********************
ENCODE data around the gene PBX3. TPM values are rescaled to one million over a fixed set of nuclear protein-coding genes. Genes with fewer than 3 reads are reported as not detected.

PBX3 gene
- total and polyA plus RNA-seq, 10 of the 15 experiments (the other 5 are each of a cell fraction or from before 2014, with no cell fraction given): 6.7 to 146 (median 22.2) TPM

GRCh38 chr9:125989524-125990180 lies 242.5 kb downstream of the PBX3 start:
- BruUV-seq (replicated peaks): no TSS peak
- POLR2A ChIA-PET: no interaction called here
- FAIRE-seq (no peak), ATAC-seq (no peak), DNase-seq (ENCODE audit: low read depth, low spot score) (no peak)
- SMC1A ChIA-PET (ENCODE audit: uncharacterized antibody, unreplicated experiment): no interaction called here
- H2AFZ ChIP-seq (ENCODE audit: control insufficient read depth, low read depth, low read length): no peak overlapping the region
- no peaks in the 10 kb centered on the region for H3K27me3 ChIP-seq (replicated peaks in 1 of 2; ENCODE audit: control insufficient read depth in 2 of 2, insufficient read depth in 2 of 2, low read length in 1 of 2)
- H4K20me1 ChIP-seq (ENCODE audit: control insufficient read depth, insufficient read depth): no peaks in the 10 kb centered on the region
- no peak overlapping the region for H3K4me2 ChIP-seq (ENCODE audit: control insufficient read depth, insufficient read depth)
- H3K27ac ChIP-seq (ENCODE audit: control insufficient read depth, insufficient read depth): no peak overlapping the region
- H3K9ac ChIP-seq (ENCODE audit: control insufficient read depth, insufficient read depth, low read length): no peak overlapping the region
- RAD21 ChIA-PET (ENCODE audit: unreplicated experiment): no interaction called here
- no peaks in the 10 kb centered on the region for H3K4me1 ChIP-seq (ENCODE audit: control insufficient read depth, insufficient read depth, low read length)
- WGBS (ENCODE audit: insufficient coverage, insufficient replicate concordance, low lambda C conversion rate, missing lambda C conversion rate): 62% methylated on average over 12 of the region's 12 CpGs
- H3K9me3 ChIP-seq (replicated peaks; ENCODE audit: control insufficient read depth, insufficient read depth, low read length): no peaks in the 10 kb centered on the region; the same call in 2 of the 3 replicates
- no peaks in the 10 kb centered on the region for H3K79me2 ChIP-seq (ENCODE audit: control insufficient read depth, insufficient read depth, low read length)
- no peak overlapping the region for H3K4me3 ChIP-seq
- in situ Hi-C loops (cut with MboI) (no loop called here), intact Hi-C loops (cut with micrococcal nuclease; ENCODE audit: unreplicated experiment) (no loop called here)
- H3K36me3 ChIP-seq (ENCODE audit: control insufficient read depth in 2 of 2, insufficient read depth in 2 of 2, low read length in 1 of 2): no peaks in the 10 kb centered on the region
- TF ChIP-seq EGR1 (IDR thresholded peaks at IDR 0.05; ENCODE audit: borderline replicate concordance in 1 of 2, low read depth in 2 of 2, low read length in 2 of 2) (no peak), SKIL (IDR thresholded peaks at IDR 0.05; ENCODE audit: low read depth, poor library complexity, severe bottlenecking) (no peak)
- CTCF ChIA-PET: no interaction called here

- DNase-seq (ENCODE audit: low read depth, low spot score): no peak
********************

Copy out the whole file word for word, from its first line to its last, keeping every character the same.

ENCODE data around the gene PBX3. TPM values are rescaled to one million over a fixed set of nuclear protein-coding genes. Genes with fewer than 3 reads are reported as not detected.

PBX3 gene
- total and polyA plus RNA-seq, 10 of the 15 experiments (the other 5 are each of a cell fraction or from before 2014, with no cell fraction given): 6.7 to 146 (median 22.2) TPM

GRCh38 chr9:125989524-125990180 lies 242.5 kb downstream of the PBX3 start:
- BruUV-seq (replicated peaks): no TSS peak
- POLR2A ChIA-PET: no interaction called here
- FAIRE-seq (no peak), ATAC-seq (no peak), DNase-seq (ENCODE audit: low read depth, low spot score) (no peak)
- SMC1A ChIA-PET (ENCODE audit: uncharacterized antibody, unreplicated experiment): no interaction called here
- H2AFZ ChIP-seq (ENCODE audit: control insufficient read depth, low read depth, low read length): no peak overlapping the region
- no peaks in the 10 kb centered on the region for H3K27me3 ChIP-seq (replicated peaks in 1 of 2; ENCODE audit: control insufficient read depth in 2 of 2, insufficient read depth in 2 of 2, low read length in 1 of 2)
- H4K20me1 ChIP-seq (ENCODE audit: control insufficient read depth, insufficient read depth): no peaks in the 10 kb centered on the region
- no peak overlapping the region for H3K4me2 ChIP-seq (ENCODE audit: control insufficient read depth, insufficient read depth)
- H3K27ac ChIP-seq (ENCODE audit: control insufficient read depth, insufficient read depth): no peak overlapping the region
- H3K9ac ChIP-seq (ENCODE audit: control insufficient read depth, insufficient read depth, low read length): no peak overlapping the region
- RAD21 ChIA-PET (ENCODE audit: unreplicated experiment): no interaction called here
- no peaks in the 10 kb centered on the region for H3K4me1 ChIP-seq (ENCODE audit: control insufficient read depth, insufficient read depth, low read length)
- WGBS (ENCODE audit: insufficient coverage, insufficient replicate concordance, low lambda C conversion rate, missing lambda C conversion rate): 62% methylated on average over 12 of the region's 12 CpGs
- H3K9me3 ChIP-seq (replicated peaks; ENCODE audit: control insufficient read depth, insufficient read depth, low read length): no peaks in the 10 kb centered on the region; the same call in 2 of the 3 replicates
- no peaks in the 10 kb centered on the region for H3K79me2 ChIP-seq (ENCODE audit: control insufficient read depth, insufficient read depth, low read length)
- no peak overlapping the region for H3K4me3 ChIP-seq
- in situ Hi-C loops (cut with MboI) (no loop called here), intact Hi-C loops (cut with micrococcal nuclease; ENCODE audit: unreplicated experiment) (no loop called here)
- H3K36me3 ChIP-seq (ENCODE audit: control insufficient read depth in 2 of 2, insufficient read depth in 2 of 2, low read length in 1 of 2): no peaks in the 10 kb centered on the region
- TF ChIP-seq EGR1 (IDR thresholded peaks at IDR 0.05; ENCODE audit: borderline replicate concordance in 1 of 2, low read depth in 2 of 2, low read length in 2 of 2) (no peak), SKIL (IDR thresholded peaks at IDR 0.05; ENCODE audit: low read depth, poor library complexity, severe bottlenecking) (no peak)
- CTCF ChIA-PET: no interaction called here

- DNase-seq (ENCODE audit: low read depth, low spot score): no peak